The device reported by De Neve et al. (1995) was shown to work with highest efficiency at large diameters. The authors were not targeting this RCLED for fiber communications. At high current densities, the carrier confinement in the quantum wells is reduced, and the efficiency decreases, so larger devices tend to be more efficient. Also, their device was resonant to the long - wavelength side of the natural emission peak, rather than at the peak. This shifts the maximum intensity of the main emission lobe to an off-normal angle, rather than being on axis, but it maximizes the total amount of emission into the main lobe. The Blondelle et al. (1995) and De

Neve et al. (1995) device is therefore designed for maximization of total emission from the top of the device, rather than for the specific needs of fiber coupling. Display devices and free-space communication devices benefit from this approach. The authors achieved an external quantum efficiency of 16%, compared with the theoretical 2% for an ideal planar emitter of the same index.

15.5 Thresholdless lasers There have been a number of papers describing a thresholdless laser as a possible communications device (De Martini et al., 1987). This would essentially be a light-emitting device that emitted most or all of its light into the fundamental spatial cavity mode. In this way, one can achieve the lasing condition of there being one photon in the cavity almost without gain. Let us denote the probability that light is emitted into the fundamental spatial cavity mode as p. If the в of the LED were almost 1, then the light-versus-current curve of the device would be linear, and indistinguishable from a laser with no threshold. A comparison of the light-versus-current for a conventional laser, a high-в laser, and a truly thresholdless laser is given in Fig. 15.14. If one envisions a thresholdless device as fabricated from a resonant-cavity pillar, there are a number of problems besides those of fabrication. Simply having a good sub-threshold intensity, giving only a small kink in the L-I curve between sub-threshold and lasing, is not good enough for a thresholdless laser. The output modulation of such a device would be extremely slow below threshold compared to the lasing regime. To enable lasing, there must be some gain, because the в will never be 1. For there to be gain, we must pump the active region past transparency first, since it is absorbing under no-pump conditions. This gain condition requires a certain carrier density, which, in fact, determines the threshold.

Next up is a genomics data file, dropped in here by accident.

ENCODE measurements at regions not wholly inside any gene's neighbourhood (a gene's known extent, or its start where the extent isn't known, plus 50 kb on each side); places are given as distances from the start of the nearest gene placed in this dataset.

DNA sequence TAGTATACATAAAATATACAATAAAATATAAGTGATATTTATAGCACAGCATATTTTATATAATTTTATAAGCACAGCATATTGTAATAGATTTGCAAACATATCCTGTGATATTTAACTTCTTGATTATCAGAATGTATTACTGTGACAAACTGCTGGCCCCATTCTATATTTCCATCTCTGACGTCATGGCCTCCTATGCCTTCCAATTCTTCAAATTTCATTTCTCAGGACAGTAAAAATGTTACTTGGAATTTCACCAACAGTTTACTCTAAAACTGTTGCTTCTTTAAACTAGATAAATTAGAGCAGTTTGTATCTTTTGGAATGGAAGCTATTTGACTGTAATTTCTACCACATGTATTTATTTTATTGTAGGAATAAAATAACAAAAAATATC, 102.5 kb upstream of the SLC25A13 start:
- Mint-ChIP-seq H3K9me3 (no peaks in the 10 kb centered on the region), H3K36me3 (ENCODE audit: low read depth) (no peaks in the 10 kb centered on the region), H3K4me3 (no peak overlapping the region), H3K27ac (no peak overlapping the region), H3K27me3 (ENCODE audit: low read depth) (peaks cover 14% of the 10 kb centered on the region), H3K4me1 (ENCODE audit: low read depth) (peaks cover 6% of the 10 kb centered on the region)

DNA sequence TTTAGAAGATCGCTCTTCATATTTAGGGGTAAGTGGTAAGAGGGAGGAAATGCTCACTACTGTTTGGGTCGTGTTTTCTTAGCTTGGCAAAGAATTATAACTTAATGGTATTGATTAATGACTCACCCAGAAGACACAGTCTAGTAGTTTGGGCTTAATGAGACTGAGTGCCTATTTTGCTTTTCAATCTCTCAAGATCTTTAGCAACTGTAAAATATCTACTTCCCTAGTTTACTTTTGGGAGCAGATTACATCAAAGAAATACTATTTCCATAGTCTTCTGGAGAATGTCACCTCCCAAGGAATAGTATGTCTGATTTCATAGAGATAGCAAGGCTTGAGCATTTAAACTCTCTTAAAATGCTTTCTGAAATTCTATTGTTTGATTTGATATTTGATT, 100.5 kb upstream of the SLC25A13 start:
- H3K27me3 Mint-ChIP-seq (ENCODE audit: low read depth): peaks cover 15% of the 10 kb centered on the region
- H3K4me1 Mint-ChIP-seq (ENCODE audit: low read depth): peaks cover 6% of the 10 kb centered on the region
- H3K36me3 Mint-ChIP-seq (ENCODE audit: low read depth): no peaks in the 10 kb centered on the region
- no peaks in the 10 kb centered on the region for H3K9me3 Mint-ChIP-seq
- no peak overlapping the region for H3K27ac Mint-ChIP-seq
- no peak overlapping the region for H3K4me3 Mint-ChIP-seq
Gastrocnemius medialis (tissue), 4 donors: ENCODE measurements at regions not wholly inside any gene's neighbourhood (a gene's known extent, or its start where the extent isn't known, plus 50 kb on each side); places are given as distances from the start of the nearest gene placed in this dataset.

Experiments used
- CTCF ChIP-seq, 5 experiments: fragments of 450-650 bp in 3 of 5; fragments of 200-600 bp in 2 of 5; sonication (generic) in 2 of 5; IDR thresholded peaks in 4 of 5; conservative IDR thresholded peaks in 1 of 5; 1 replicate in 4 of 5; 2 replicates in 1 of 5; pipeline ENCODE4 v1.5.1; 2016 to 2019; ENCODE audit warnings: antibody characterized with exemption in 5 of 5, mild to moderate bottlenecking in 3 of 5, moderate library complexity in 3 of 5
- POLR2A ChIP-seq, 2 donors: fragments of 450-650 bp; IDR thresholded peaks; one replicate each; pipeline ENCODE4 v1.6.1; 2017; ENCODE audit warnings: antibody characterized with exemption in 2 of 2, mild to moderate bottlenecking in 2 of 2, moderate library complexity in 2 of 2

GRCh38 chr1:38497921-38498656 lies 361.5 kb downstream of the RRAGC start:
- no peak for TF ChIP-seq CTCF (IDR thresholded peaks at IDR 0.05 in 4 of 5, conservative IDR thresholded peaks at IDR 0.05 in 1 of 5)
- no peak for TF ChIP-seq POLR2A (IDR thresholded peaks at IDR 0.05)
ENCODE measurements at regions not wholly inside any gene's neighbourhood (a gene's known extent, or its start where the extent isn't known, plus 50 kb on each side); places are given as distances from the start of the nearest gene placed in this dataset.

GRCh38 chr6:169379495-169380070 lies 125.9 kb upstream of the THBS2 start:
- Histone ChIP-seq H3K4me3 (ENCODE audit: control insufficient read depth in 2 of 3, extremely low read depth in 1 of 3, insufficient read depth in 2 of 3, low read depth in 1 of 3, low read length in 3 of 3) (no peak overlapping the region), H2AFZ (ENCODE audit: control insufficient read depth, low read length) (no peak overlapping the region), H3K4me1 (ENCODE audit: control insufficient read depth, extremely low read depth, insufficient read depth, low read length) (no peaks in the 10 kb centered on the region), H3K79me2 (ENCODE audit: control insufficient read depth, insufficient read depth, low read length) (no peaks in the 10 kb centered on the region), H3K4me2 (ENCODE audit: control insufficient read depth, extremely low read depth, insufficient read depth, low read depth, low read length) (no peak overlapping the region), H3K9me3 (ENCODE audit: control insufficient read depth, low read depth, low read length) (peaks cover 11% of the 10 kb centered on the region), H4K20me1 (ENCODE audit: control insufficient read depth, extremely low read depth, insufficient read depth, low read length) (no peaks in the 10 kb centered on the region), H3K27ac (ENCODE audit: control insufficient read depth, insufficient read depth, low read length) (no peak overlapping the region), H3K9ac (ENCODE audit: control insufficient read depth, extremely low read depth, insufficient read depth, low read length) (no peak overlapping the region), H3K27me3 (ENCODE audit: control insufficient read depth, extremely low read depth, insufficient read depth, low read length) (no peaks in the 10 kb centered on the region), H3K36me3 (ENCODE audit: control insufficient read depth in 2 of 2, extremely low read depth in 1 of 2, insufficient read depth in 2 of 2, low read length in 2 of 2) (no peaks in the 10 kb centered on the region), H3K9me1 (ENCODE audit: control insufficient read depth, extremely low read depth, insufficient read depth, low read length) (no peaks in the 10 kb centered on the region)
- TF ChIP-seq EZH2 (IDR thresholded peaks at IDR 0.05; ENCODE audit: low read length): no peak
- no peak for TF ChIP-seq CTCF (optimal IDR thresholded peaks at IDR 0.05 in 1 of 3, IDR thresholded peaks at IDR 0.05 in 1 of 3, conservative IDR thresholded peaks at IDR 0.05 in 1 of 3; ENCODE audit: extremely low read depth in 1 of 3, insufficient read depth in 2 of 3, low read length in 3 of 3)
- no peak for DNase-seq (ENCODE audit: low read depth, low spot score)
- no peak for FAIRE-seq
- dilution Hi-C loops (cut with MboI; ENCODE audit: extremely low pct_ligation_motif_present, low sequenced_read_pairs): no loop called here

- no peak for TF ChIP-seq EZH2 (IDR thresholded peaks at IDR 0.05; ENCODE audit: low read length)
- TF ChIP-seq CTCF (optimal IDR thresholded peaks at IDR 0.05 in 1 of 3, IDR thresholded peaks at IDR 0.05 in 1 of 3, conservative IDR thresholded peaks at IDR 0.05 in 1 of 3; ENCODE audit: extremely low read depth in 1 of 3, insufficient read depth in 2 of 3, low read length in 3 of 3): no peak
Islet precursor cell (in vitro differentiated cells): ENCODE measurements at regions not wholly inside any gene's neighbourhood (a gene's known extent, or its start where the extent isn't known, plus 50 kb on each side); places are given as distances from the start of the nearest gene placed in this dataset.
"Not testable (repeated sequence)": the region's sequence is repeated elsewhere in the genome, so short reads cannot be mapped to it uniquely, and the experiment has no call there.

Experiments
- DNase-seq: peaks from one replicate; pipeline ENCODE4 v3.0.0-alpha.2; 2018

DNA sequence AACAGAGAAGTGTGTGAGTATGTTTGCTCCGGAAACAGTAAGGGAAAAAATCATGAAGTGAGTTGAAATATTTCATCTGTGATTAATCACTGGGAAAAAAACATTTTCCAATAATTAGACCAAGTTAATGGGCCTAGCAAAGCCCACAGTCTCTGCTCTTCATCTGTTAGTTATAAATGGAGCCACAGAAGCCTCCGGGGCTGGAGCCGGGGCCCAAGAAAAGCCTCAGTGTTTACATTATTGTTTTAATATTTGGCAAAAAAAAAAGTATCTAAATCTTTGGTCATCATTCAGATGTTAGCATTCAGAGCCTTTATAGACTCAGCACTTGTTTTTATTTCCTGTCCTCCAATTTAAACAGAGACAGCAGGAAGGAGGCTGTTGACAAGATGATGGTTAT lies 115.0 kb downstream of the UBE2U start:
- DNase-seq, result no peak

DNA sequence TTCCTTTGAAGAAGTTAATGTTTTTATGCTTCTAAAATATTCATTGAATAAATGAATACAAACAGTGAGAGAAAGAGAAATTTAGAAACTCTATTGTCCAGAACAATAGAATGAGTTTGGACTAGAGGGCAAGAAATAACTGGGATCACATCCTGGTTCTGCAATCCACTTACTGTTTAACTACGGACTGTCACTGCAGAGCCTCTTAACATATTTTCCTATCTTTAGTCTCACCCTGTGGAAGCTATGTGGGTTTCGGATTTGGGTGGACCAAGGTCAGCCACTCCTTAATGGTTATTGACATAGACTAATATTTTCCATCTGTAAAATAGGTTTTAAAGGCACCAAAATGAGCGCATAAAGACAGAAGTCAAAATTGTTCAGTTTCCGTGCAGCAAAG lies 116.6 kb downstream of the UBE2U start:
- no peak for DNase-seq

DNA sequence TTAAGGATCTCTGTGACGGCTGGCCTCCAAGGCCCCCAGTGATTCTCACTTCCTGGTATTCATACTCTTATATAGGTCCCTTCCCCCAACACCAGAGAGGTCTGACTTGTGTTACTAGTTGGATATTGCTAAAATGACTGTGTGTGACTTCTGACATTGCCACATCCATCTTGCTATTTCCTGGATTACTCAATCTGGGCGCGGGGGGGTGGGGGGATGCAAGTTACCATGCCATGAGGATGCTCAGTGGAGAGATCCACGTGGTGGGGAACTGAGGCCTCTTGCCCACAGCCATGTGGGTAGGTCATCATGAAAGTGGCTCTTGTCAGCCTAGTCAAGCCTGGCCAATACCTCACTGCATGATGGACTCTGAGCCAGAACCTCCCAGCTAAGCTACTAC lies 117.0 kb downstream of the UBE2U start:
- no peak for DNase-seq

One can imagine a device such that all optical modes other than the fundamental are highly suppressed, and the internal quantum efficiency is nearly perfect. In this case, with even a small current, the carrier densities within the device would slowly build until the active region became transparent, and some light could get out through the fundamental optical mode. Such a device would have a very low threshold, but one would have to be careful not to ever drive the device below its threshold even momentarily, because of the long time required to build the necessary space charge inside the device for transparency. Also, if the fundamental emission was suppressed at low carrier densities, it is unlikely that the other modes would be suppressed by an even higher degree, which is what would be required not to lose the injected carriers. In fact, it is the difficulty in suppressing any side emission that makes semiconductor thresholdless lasers difficult if not impractical.

AlGaInP/GaAs RCLEDs emitting at 650 nm